February 2020 Issue
Children’s Nutrition: Milk Soy Protein Intolerance
By Diana K. Rice, RD, LD, CLEC
Vol. 22, No. 2, P. 12
Dietitians are poised to help identify and treat infants with this uncommon digestive disorder.
New moms certainly have plenty to manage. Between recovering from childbirth, sleep deprivation, and the overall adjustment to a new way of life, it’s fair to say that having a new baby may be among the most stressful times in a woman’s life.
But many women experience an additional stressor they weren’t expecting: managing their baby’s food intolerance. Milk soy protein intolerance (MSPI) is a condition that affects somewhere between 2% and 5% of infants, often presenting around the infant’s third or fourth week of life.1
Symptoms of MSPI may include mucus and/or blood in the infant’s stool, diarrhea, gas, reflux, and colic. Pediatricians may run a guaiac test to confirm the presence of blood in an infant’s stool, but there’s no specific diagnostic test to confirm the condition, so the diagnosis generally is believed to be determined once the suspected foods are removed from the infant’s diet and symptoms resolve. This requires either switching the infant to a special formula or having the breast-feeding mother eliminate the suspected foods from her diet, as the milk and soy proteins she consumes pass into her breastmilk. Fortunately, MSPI generally doesn’t last beyond a child’s third year of life and often resolves as early as 10 or 12 months of age.
Since cow’s milk protein intolerance alone is more common that the combined milk and soy protein intolerance, parents typically are advised to first eliminate cow’s milk from the mother and/or baby’s diet. If symptoms don’t fully resolve, the family may need to eliminate soy protein and other top allergens.
And although milk and soy are among the “top 8” food allergens (the others include wheat, eggs, fish, shellfish, peanuts, and tree nuts), and an infant’s condition may be referred to informally as an allergy, it’s important to recognize that MSPI isn’t an immunoglobulin E–mediated food allergy. It also differs from lactose intolerance. The intolerance in MSPI is to the protein component of the offending food (eg, casein in the case of milk), whereas lactose intolerance is characterized by a deficiency in lactase, the enzyme required to break down milk sugar.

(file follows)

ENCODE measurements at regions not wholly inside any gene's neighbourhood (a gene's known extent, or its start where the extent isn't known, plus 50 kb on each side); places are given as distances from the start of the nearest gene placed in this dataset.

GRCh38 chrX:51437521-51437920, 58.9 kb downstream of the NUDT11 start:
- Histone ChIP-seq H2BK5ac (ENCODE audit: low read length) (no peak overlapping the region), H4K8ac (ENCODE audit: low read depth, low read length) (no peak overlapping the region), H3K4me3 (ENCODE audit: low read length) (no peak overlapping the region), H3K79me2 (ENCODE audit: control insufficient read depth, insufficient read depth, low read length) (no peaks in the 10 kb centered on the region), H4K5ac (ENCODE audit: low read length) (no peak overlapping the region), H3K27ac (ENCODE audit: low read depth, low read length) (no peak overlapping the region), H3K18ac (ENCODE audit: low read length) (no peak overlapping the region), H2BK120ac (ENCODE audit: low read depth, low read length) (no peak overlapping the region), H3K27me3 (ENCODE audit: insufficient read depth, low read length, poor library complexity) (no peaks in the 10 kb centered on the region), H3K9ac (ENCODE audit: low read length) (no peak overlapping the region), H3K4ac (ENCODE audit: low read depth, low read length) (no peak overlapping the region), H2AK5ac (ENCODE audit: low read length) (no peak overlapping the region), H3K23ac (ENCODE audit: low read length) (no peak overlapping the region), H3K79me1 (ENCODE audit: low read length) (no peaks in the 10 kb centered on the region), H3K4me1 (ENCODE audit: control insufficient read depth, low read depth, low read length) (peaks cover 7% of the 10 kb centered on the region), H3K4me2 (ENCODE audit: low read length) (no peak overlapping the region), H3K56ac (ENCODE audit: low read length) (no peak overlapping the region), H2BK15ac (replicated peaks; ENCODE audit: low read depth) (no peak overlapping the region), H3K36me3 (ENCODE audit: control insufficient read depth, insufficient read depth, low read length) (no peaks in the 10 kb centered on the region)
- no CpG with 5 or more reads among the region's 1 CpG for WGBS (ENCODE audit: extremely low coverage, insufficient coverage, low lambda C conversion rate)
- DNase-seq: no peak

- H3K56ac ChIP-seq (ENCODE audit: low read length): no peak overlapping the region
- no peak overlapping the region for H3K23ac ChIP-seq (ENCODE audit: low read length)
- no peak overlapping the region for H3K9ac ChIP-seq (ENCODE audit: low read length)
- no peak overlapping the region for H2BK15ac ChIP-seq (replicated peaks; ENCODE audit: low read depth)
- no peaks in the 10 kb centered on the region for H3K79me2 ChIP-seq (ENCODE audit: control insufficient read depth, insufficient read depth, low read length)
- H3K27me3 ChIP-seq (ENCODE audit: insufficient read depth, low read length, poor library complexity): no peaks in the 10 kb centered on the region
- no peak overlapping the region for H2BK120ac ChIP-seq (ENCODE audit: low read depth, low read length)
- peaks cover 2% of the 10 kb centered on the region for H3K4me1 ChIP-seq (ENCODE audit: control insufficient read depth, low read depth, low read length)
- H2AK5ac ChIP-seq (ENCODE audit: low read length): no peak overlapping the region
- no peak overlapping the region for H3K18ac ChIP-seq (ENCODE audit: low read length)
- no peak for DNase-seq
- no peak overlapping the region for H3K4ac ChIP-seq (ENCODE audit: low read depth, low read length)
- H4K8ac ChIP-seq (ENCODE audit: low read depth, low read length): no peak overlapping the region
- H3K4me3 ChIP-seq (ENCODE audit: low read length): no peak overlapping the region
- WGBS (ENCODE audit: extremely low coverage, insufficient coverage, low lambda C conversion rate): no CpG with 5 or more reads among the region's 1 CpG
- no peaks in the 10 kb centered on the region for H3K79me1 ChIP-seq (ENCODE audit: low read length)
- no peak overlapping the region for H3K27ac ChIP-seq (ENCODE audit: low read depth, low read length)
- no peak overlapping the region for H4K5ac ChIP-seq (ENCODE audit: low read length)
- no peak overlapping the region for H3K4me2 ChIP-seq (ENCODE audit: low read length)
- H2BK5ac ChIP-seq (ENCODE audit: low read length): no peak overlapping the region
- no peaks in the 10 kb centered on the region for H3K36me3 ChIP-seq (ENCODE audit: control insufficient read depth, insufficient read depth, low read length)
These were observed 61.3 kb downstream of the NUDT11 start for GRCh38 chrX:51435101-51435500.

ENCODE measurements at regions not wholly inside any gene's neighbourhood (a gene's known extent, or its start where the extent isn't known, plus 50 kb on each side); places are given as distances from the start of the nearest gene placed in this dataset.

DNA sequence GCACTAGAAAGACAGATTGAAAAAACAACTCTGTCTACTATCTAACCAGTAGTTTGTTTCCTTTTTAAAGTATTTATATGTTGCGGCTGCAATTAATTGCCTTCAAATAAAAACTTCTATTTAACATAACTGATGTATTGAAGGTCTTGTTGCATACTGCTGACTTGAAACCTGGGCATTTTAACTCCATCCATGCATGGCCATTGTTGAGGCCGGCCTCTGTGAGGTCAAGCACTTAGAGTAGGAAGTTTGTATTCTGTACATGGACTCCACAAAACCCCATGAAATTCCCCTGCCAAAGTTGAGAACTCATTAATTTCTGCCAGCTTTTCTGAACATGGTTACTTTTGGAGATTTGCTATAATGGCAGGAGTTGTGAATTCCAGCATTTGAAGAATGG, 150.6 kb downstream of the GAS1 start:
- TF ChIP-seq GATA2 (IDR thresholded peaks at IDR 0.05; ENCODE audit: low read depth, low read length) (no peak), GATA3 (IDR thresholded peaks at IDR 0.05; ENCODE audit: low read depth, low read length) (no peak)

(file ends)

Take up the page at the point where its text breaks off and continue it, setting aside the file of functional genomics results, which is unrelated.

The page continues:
Chrissy Carroll, MPH, RD, is a Massachusetts-based dietitian with firsthand experience managing MSPI in her breast-fed infant. “Within a few weeks of my son’s birth, we started noticing that he was very fussy and had mucus in his stool.” Carroll says. “When our guaiac test came back positive, we were told to cut dairy [from my diet]. After that didn’t completely alleviate symptoms, we realized we also needed to cut soy and eggs [from my diet].”
Carroll considered herself lucky to be working with a pediatrician who had knowledge of MSPI, because many women have a much different experience.
“For my first child, my pediatrician was not familiar with MSPI at all,” says Ann Dunaway Teh, MS, RD, owner of Dunaway Dietetics in Marietta, Georgia. “I did all of my own research and presented it to him as something to try rather than reflux medicine. He told me to try it if I wanted to but didn’t seem to be interested beyond that in the results.” Teh’s maternal instinct was right. She saw a dramatic improvement in her son’s reflux and colic after eliminating dairy from her diet.
Fortunately for both Carroll and Teh, they possessed the skills as dietitians to do their own research and learn about and understand their infants’ condition. But for the general public, access to medical professionals who are aware of MSPI can be hit-or-miss, leading many to turn to the internet for answers.
“A big problem is that moms are desperate and cling to inaccurate information shared in Facebook groups or blogs,” Carroll says. “This type of ‘research’ can be helpful, but it can also be dangerous because it can encourage additional restrictions that are not always necessary.”
Inspired by her own experience, Carroll founded a blog called Dairy-Free for Baby (dairyfreeforbaby.com), an evidence-based online resource for women breast-feeding infants with MSPI. There, she shares creative dairy-free recipes and credible information on managing the condition for women who are suddenly faced with going dairy-free.
Because management of MSPI comes during the chaotic time of having a new baby, families are sure to benefit from a supportive medical team that includes the care of a dietitian.